By: Andrew Centofante
“If you can find a flight in the next three weeks, we would love to host you.” This was part of a conversation with Marcus Consolini, CEO of Daimon Shuzo, a famous 200-year-old brewery in Japan. I had reached out to the brewery to see if there was any opportunity to connect, and they enthusiastically responded that I should come help them finish out their brewing season. This season in Japan lasts from the beginning of October through March because sake is traditionally brewed during the colder winter months. If I didn’t come then, I would miss all of the action. So I talked to my wife, booked a flight, and by the next weekend was heading to Osaka.
I arrived at KIX about 22 hours later, jet-lagged, nervous, excited. I took a train from the large bustling city of Osaka to the sleepy region of Katano and, once there, I walked down the street with my luggage and up to the brewery gate. Daimon (大門) means “large gate”—and there it was: a beautiful old wooden door where Marcus greeted me. Marcus is larger than life, an American from NYC who left for Japan in the ’80s and has stayed there ever since. He had a background in finance and found an opportunity to help revive this historic brewery back to its previous glory.
We crouched through a smaller wooden door next to the big gate into what felt like a painting —a 300-year-old Japanese garden in the courtyard of the original Daimon family house with perfectly manicured trees and shrubs, meticulously placed rocks and boulders, and pathways to framed scenic views. I walked to the center and tried to take it all in. Daimon Yasutaka, the owner and head brewer, came into the garden and welcomed me to his home. It was truly a mind-blowing moment to be in such a historic place for sake with a true master of his craft. He brought out their sake, and we sat and talked about how we came to this moment and how sake had changed our respective lives. We chatted about the history of the brewery and how Daimon-san, the owner, was a unique figure in the sake world. He is the sixth-generation brewer, but was an avid traveler in his youth and learned English. This gives him a unique global perspective. He believes that sharing knowledge and passion is a beautiful way to show the world the wonders of sake. Oh, and he makes absolutely delicious nuanced and varied sakes. Daimon specializes in bringing out umami-rich flavors in his art, suited perfectly with regional Kansai cuisine. After our visit, Marcus showed me to my room, a small space in the attic of the old kura, and I retired for the night, ready to start work bright and early.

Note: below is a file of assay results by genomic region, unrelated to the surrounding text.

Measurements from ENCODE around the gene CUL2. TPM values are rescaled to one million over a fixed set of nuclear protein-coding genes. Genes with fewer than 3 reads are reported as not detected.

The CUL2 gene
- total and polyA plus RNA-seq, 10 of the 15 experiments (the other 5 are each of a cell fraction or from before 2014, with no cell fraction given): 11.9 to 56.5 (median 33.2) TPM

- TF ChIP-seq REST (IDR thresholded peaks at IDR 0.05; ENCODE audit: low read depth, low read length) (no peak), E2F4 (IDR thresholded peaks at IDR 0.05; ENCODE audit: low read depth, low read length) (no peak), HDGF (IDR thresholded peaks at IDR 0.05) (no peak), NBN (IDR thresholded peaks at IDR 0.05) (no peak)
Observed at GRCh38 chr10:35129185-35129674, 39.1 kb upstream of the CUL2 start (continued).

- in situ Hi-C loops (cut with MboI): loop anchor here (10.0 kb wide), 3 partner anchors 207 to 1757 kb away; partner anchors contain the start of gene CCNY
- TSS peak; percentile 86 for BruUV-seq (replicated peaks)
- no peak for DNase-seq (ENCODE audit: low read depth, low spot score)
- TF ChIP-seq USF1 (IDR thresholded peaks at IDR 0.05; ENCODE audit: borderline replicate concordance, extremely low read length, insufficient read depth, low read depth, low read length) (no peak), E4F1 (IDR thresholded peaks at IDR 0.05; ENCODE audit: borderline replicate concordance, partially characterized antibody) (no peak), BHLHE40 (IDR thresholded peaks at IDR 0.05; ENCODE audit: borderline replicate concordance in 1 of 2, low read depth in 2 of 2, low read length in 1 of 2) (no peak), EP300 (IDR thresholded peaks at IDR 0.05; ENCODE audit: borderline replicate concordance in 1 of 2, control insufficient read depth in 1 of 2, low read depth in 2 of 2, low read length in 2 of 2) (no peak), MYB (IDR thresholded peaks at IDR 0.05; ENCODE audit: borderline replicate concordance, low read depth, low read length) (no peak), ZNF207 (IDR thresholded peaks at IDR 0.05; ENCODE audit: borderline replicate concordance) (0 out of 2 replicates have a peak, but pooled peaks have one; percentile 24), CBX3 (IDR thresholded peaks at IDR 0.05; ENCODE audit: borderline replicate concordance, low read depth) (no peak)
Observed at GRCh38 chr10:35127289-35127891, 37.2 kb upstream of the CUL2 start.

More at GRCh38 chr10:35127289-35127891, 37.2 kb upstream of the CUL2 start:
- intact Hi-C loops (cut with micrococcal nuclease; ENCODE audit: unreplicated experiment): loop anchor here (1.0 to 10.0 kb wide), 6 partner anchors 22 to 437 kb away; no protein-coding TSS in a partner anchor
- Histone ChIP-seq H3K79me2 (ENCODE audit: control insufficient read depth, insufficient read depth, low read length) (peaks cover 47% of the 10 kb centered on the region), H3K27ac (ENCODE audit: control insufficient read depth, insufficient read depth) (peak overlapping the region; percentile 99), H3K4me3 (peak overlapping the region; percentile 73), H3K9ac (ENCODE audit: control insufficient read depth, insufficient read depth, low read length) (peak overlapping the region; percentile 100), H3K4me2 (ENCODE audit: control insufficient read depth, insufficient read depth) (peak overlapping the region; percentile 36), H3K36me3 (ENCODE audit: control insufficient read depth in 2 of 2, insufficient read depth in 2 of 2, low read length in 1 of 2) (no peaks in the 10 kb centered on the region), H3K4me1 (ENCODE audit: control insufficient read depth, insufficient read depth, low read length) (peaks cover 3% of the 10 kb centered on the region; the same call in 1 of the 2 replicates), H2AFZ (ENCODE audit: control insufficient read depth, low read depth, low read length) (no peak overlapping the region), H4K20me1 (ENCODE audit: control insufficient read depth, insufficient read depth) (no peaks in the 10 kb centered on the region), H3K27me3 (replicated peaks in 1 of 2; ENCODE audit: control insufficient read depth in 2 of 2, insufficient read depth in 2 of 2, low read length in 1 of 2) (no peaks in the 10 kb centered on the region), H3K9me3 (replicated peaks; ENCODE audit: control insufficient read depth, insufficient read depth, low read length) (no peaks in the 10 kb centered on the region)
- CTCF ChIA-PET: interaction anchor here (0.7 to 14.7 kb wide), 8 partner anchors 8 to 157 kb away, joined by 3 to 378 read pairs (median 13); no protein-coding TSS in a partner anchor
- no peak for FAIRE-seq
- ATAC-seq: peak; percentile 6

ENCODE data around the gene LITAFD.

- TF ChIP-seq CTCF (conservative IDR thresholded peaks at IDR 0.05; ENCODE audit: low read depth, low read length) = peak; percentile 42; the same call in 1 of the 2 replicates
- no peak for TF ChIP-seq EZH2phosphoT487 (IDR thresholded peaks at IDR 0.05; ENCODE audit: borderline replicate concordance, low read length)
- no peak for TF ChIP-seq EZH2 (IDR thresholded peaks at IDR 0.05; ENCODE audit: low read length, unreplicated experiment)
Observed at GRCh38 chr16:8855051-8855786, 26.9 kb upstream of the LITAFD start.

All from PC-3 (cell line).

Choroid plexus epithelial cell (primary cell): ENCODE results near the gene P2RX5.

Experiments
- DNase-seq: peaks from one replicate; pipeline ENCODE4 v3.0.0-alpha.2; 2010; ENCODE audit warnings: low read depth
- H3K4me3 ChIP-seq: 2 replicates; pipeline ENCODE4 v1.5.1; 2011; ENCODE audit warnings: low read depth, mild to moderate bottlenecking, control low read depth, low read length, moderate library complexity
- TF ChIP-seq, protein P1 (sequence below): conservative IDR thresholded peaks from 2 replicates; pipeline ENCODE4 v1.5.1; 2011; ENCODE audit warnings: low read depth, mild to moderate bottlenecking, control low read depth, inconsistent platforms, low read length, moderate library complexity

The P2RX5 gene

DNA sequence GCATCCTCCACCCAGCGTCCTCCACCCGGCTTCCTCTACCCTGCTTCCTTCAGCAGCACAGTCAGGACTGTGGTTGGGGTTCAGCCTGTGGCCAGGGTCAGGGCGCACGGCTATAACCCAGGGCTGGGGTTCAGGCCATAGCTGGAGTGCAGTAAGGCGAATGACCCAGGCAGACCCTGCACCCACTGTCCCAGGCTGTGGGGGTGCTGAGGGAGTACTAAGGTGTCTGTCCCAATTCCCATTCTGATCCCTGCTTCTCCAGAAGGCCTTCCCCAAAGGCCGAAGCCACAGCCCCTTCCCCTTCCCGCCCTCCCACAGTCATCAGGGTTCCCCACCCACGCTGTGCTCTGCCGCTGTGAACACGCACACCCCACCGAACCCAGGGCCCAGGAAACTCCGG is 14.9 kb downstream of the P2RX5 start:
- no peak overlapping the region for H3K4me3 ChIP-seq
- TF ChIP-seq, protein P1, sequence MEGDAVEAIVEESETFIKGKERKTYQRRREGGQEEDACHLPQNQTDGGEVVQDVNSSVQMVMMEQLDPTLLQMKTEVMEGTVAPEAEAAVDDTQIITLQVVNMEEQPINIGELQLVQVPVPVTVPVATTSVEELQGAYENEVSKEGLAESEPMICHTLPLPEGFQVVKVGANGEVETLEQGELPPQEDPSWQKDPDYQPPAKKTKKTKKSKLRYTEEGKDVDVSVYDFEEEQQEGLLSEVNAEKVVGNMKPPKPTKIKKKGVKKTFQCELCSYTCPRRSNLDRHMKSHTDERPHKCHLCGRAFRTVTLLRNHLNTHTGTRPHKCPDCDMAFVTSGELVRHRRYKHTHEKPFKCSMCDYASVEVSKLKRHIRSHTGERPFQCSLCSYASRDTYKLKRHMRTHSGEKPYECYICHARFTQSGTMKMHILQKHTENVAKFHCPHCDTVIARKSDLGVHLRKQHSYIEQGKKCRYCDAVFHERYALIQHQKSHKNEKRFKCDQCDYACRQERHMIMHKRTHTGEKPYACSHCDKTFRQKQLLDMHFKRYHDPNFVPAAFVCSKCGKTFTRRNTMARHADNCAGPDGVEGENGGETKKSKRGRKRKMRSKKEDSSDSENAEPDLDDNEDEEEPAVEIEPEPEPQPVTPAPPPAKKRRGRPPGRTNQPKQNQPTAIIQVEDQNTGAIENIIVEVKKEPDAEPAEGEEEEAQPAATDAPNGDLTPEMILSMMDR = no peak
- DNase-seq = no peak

The next morning, I headed into the main brewery area and wandered around a bit before I figured out where I was supposed to be. Large old wooden beams reached to the wooden roof of the original brewery and smaller passages stretched out connecting different areas of the brewery. There was a place for steaming rice, a place for pressing, a room for tools and cleaning, a cold storage area filled with large tanks, and a place for bottling and shipping. There was a concrete building toward the end that housed the koji-mura, the lab, and a small break room for meetings and lunch. This was where I was introduced to the team and would spend time trying out my Japanese and sipping instant coffee. The main toji, Uei, was younger, closer to my age, and he gave out the marching orders for the day and would really show me the ropes.
The days would be full of measuring rice, washing, steaming, and working the koji. The work was always done at the perfect pace and timed perfectly. Washing rice was a beautiful display of timing. We had a lot of rice to prepare, but it was broken into small, manageable amounts. The rice was put into the washer, then moved over to be soaked for the perfect amount of time, as other rice that had been soaked was drained and weighted. This well-orchestrated cycle would then begin again.